Despite crackdowns by schools and state legislatures, college and high school students continue to get injured and even killed during hazing rituals.
Last month, a California State University, Northridge student died after being found by a park ranger shoeless and dehydrated in a nearby national forest. His family and friends believe that he was being hazed by members of the Pi Kappa Phi fraternity who had taken him and other fraternity pledges on the hike, reports the Los Angeles Times.
If you or your child is injured while being hazed by members of a fraternity, band, sports team, or other school organization, can you sue for your injuries?
Suing the Individuals Responsible
One option for injuries caused by hazing is to sue the individuals responsible for causing the injuries, such as members of a fraternity. Depending on the circumstances, there may be more than one legal theory which may result in liability:
- Intentional Torts. Intentional torts include battery, assault, false imprisonment, and intentional infliction of emotional distress. Along with compensation for medical expenses, lost wages, and pain and suffering caused by the injury, intentional torts may also be subject to punitive damages.
- Negligence. It may also be possible to sue for negligence. While intentional torts typically require someone to do something, negligence can occur when someone fails to do something, like failing to intervene in a hazing beating. A charter bus driver who allegedly stood guard while members of Florida A&M University's marching band beat a band member to death during a hazing ritual was sued for negligence by the family of the student who died.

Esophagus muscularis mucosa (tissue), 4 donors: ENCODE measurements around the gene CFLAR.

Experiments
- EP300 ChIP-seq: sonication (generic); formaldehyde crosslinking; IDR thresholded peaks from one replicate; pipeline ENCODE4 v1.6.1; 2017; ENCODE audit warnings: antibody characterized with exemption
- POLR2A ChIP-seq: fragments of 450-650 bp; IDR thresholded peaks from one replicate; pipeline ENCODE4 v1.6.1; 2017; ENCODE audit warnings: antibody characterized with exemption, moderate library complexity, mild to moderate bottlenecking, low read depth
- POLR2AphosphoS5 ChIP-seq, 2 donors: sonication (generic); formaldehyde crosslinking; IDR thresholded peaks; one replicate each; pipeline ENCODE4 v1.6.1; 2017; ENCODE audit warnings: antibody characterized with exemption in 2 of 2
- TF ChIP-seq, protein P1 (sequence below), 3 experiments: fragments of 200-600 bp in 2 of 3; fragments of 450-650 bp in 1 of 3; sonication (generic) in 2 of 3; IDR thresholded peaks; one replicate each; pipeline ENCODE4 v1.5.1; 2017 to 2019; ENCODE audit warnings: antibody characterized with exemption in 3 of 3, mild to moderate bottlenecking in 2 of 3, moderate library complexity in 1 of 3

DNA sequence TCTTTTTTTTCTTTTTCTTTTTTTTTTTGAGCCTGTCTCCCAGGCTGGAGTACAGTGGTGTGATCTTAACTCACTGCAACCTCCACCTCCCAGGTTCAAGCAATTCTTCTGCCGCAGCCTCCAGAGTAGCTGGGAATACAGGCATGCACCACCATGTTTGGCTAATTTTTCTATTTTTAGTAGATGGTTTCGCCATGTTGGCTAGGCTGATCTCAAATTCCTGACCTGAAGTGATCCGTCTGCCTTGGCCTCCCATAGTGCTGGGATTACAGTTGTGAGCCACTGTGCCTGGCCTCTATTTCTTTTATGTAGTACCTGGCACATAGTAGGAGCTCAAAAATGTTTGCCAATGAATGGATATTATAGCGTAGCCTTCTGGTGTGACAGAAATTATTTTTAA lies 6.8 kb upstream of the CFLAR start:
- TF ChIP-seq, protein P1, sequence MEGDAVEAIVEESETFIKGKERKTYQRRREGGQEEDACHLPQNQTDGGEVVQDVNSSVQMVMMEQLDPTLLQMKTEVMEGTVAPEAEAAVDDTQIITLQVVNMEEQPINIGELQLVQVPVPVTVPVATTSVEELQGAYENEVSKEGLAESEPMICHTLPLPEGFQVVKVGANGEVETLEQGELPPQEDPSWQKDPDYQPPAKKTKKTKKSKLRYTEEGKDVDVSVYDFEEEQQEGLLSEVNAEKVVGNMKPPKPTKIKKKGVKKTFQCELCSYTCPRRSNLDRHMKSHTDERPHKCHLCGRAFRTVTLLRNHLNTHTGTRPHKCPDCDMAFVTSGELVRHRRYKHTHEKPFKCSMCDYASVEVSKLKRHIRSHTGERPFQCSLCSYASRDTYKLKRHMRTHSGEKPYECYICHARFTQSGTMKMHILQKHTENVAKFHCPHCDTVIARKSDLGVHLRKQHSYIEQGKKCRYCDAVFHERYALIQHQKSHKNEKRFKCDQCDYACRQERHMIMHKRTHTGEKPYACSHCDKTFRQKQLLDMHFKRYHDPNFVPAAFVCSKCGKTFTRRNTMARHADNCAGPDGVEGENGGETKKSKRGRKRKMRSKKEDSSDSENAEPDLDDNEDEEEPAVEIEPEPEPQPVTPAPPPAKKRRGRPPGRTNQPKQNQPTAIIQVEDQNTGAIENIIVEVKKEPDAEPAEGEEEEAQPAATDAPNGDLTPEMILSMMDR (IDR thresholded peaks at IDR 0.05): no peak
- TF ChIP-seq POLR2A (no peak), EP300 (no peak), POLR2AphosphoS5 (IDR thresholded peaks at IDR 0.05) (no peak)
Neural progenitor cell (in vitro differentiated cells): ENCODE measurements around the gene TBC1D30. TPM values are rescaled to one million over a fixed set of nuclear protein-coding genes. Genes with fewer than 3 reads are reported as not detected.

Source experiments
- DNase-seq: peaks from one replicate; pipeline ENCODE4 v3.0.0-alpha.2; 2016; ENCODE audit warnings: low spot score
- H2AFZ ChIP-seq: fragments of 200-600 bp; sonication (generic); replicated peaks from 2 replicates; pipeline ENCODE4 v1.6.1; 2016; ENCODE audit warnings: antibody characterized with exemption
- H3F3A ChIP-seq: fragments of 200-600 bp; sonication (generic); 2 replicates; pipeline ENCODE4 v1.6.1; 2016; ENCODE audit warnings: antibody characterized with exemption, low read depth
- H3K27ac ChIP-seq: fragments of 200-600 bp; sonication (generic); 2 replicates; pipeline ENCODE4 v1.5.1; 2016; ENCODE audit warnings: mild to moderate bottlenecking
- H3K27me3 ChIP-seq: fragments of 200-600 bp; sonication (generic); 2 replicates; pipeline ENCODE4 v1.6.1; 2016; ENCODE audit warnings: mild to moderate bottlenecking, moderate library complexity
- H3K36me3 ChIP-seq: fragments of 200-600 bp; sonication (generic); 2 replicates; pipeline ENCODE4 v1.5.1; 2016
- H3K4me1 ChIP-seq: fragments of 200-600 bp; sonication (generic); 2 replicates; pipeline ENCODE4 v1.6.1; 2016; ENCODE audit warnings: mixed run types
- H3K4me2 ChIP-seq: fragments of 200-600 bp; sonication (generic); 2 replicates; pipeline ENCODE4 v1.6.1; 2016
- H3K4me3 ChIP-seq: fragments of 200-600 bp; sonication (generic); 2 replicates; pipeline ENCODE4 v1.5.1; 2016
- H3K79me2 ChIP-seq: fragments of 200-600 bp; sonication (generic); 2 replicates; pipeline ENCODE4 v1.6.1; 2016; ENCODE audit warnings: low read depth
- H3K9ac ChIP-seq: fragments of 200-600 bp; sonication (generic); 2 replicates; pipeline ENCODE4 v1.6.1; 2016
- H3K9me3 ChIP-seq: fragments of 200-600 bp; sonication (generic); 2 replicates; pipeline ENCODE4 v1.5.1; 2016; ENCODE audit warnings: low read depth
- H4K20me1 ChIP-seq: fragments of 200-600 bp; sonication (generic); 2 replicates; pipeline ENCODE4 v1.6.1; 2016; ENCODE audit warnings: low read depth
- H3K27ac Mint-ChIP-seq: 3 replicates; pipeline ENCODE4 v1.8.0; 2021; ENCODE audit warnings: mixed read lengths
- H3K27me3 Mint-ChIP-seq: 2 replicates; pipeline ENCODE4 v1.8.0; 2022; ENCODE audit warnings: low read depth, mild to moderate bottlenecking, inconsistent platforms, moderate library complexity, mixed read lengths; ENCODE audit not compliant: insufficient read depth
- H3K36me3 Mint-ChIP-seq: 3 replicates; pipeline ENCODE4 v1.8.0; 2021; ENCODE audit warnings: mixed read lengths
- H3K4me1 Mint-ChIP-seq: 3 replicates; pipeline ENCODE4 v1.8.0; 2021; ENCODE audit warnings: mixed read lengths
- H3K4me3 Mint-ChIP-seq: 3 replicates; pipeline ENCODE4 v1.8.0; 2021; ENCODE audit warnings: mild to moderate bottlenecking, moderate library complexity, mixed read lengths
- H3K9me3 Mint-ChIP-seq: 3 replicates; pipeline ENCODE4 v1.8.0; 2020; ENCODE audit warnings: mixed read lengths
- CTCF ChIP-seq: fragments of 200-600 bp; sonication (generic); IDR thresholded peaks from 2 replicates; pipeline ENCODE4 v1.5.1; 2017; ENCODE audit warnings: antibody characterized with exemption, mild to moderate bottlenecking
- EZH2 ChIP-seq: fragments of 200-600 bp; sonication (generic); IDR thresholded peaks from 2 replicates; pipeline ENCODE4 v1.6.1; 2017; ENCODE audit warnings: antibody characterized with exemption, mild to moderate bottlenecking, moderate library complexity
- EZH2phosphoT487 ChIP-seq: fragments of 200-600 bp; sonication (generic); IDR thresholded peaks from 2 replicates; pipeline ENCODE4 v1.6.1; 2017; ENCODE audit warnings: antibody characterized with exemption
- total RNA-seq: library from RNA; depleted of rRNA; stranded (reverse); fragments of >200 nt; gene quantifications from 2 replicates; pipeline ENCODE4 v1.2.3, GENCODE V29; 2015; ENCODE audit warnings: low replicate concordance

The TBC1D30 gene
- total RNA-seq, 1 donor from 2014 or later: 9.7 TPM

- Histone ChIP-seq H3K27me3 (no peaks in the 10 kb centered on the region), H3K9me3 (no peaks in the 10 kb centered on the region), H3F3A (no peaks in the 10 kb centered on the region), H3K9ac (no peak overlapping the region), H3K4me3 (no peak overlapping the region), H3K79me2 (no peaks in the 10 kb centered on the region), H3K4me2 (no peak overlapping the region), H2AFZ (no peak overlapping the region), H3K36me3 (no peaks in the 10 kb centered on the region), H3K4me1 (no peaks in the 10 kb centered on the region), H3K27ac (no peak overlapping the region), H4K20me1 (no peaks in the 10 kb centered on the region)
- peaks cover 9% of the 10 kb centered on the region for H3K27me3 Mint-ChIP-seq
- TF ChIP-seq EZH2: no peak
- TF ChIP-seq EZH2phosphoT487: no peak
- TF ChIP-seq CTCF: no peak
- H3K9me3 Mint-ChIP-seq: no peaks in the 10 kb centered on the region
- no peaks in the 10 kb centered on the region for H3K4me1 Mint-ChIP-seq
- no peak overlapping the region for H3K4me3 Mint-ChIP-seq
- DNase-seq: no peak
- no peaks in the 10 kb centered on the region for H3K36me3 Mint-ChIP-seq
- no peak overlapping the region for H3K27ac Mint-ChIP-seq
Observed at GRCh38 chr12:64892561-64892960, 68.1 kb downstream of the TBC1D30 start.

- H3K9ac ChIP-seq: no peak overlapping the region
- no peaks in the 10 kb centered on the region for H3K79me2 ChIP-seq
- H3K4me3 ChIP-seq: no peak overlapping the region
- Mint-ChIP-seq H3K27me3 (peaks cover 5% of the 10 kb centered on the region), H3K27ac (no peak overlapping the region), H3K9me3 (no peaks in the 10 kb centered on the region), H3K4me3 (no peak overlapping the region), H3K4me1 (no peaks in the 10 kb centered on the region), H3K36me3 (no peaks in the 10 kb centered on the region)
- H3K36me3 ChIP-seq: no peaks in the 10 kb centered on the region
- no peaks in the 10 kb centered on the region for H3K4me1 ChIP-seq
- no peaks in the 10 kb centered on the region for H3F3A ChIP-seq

Suing The Organization, School
It is also possible to sue the school or private organization responsible for overseeing the group within which the hazing took place.
The mother of a Cornell student, one who died after being allegedly forced to drink alcohol until he was unconscious as part of a hazing ritual, sued the Sigma Alpha Epsilon fraternity for wrongful death.
In that FAMU band case, in addition to the bus driver, the parents of man killed also sued the school. But in that case, as in any case involving a government entity, special rules apply.
In most states, personal injury cases against the government must follow what are known as Tort Claims Acts. These administrative procedures typically specify that within a certain number of days following an injury or death, a "notice of claim" must be filed with the government, allowing the government the chance to respond to an injury claim. If your claim is denied, with a few months you may be free to file a lawsuit in civil court.
Failure to adhere to the guidelines of your state's tort claims act may prohibit you from being able to file a lawsuit. If you've been injured in a hazing incident involving a public or private school or university, contact a personal injury attorney as soon as possible.
- Injured? Exercise your legal rights. Get in touch with a knowledgeable personal injury attorney in your area today.